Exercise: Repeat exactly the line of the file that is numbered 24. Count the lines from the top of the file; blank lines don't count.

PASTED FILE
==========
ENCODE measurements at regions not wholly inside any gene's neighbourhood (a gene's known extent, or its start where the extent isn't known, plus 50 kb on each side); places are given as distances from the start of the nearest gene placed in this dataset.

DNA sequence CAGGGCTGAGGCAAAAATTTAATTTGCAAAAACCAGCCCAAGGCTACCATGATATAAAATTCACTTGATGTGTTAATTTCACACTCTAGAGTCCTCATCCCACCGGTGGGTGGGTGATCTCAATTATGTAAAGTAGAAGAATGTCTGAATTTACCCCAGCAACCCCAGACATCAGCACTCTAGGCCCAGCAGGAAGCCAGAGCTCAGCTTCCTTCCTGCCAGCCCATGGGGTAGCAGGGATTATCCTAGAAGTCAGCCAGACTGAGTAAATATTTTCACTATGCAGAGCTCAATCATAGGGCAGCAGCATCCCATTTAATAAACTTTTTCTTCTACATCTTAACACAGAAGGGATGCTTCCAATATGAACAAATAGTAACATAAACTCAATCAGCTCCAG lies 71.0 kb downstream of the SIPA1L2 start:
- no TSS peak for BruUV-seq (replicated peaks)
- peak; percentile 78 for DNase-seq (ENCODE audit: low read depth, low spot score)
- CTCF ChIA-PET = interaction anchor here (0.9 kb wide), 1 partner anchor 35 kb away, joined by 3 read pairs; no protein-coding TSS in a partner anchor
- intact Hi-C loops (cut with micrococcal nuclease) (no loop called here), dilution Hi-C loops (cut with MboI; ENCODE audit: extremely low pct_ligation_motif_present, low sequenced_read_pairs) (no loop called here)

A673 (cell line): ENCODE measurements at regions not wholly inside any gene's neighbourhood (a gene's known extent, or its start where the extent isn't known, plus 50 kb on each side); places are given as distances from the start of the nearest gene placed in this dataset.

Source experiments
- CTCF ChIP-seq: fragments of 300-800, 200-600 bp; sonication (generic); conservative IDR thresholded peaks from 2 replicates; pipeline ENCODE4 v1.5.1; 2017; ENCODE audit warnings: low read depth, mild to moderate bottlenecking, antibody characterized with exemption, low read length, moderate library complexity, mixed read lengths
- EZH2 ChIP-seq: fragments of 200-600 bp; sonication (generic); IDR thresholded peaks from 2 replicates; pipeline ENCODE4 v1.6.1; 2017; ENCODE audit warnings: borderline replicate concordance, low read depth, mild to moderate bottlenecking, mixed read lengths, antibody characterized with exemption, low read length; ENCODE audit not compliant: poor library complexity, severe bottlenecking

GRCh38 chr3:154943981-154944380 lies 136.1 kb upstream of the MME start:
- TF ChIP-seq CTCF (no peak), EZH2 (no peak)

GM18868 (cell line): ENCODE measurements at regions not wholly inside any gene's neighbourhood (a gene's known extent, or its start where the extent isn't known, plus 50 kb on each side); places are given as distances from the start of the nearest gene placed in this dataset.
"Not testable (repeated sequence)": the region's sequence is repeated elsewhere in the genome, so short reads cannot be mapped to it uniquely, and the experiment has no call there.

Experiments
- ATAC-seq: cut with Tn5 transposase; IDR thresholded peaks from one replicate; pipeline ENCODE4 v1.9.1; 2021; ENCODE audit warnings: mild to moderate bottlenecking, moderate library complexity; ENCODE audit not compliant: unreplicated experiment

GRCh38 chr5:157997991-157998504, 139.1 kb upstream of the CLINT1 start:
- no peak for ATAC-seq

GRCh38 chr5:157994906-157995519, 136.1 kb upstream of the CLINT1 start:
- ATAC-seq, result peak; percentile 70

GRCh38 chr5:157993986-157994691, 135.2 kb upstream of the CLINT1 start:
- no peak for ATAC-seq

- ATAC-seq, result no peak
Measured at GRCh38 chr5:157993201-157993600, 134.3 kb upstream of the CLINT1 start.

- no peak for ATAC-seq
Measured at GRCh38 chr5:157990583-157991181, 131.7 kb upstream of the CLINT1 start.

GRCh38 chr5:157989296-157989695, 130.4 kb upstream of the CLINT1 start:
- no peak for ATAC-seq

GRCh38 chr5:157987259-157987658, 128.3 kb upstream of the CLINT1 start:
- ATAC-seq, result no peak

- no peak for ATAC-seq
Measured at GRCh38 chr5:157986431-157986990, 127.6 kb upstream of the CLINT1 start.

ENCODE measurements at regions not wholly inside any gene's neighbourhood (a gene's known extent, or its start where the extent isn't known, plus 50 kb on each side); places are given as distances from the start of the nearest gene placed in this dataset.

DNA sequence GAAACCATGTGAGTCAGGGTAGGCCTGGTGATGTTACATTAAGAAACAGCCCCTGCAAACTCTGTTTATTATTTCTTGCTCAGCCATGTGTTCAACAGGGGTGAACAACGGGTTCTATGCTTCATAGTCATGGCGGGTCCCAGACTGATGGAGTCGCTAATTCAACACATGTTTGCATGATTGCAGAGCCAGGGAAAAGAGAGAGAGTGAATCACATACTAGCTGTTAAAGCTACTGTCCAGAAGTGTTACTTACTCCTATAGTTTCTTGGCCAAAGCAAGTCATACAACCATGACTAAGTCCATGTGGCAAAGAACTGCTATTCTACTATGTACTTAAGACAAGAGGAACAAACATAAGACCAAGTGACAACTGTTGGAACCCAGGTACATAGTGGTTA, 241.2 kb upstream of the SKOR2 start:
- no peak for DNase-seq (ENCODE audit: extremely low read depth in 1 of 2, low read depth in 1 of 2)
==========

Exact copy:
Measured at GRCh38 chr5:157993201-157993600, 134.3 kb upstream of the CLINT1 start.